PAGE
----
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Characteristics of patients attached to near-retirement family physicians: a population-based serial cross-sectional study in Ontario, Canada


Objectives — Population ageing is a global phenomenon. Resultant healthcare workforce shortages are anticipated. To ensure access to comprehensive primary care, which correlates with improved health outcomes, equity and costs, data to inform workforce planning are urgently needed. We examined the medical and social characteristics of patients attached to near-retirement comprehensive primary care physicians over time and explored the early-career and mid-career workforce’s capacity to absorb these patients.

Design — A serial cross-sectional population-based analysis using health administrative data.

Setting — Ontario, Canada, where most comprehensive primary care is delivered by family physicians (FPs) under universal insurance.

Participants — All insured Ontario residents at three time points: 2008 (12 936 360), 2013 (13 447 365) and 2019 (14 388 566) and all Ontario physicians who billed primary care services (2008: 11 566; 2013: 12 693; 2019: 15 054).

Outcome measures — The number, proportion and health and social characteristics of patients attached to near-retirement age comprehensive FPs over time; the number, proportion and characteristics of near-retirement age comprehensive FPs over time. Secondary outcome measures: The characteristics of patients and their early-career and mid-career comprehensive FPs.

Results — Patient attachment to comprehensive FPs increased over time. The overall FP workforce grew, but the proportion practicing comprehensiveness declined (2008: 77.2%, 2019: 70.7%). Over time, an increasing proportion of the comprehensive FP workforce was near retirement age. Correspondingly, an increasing proportion of patients were attached to near-retirement physicians. By 2019, 13.9% of comprehensive FPs were 65 years or older, corresponding to 1 695 126 (14.8%) patients. Mean patient age increased, and all physicians served markedly increasing numbers of medically and socially complex patients.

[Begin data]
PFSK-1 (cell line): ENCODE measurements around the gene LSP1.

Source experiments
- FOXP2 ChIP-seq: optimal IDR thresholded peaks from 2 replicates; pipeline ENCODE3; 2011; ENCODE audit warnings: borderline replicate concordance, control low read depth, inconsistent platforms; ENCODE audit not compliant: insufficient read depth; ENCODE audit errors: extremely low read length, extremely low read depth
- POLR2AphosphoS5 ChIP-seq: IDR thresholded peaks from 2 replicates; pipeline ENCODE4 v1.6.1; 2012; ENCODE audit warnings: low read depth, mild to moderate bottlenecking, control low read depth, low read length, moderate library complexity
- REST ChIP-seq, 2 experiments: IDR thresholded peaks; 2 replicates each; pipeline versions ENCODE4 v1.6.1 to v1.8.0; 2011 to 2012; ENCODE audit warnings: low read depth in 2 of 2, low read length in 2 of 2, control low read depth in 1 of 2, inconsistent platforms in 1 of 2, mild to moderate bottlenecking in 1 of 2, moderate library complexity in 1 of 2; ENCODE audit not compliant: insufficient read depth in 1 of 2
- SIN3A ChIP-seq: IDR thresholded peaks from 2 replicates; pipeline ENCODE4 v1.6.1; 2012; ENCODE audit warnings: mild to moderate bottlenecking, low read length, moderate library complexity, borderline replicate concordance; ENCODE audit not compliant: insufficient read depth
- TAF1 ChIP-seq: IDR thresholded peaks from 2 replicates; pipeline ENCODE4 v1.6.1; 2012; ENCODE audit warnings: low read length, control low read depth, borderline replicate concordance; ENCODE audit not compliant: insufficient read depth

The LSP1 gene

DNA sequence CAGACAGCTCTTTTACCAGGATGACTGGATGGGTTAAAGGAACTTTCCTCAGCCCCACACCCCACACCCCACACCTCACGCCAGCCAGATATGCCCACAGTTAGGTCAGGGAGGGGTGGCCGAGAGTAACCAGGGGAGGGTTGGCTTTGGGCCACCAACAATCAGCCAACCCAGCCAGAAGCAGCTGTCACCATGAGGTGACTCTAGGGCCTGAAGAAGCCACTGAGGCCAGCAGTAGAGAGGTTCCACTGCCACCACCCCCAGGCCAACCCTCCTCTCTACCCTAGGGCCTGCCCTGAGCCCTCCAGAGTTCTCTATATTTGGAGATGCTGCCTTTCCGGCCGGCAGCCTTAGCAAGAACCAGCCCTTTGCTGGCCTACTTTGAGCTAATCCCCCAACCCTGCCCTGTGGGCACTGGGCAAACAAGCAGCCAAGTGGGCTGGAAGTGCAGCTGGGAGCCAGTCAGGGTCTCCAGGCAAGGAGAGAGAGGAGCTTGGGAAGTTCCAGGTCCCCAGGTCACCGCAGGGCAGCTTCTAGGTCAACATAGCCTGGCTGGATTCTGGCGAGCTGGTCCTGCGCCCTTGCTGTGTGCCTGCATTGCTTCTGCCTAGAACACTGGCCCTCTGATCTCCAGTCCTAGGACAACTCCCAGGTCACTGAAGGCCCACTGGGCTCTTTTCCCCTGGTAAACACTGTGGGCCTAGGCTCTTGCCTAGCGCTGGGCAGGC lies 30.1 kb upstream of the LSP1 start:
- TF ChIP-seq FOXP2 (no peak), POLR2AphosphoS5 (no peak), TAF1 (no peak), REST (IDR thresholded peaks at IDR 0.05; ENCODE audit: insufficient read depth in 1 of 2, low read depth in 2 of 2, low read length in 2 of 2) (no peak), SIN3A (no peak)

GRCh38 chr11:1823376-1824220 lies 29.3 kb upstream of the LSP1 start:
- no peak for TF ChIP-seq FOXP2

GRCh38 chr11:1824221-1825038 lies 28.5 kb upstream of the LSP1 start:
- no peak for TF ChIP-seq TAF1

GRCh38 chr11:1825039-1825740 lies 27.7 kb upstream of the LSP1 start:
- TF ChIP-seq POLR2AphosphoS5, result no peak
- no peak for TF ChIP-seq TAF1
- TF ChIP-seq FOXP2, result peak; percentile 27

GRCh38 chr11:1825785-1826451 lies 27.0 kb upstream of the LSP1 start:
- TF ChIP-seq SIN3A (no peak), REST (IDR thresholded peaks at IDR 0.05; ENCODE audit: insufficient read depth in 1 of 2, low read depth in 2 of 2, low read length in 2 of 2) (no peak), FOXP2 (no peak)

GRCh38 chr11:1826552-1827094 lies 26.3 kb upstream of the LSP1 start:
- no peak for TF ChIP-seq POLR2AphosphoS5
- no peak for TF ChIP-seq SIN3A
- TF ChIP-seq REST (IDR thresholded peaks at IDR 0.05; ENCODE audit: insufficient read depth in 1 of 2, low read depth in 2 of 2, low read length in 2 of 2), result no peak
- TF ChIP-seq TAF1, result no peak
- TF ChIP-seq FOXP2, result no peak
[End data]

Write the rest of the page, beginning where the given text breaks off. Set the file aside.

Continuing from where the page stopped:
Conclusions — The primary care sector faces capacity challenges as both patients and physicians age and fewer physicians practice comprehensiveness. Nearly 15% (1.7 million) of Ontarians may lose their comprehensive FP to retirement between 2019 and 2025. To serve a growing, increasingly complex population, innovative solutions are needed.



Premji K, Green ME, Glazier RH, Khan S, Shultz SE, Mathews M, Nastos S, Frymire E, Ryan BL. BMJ Open. 2023; 13:e074120. Epub 2023 Dec 7.

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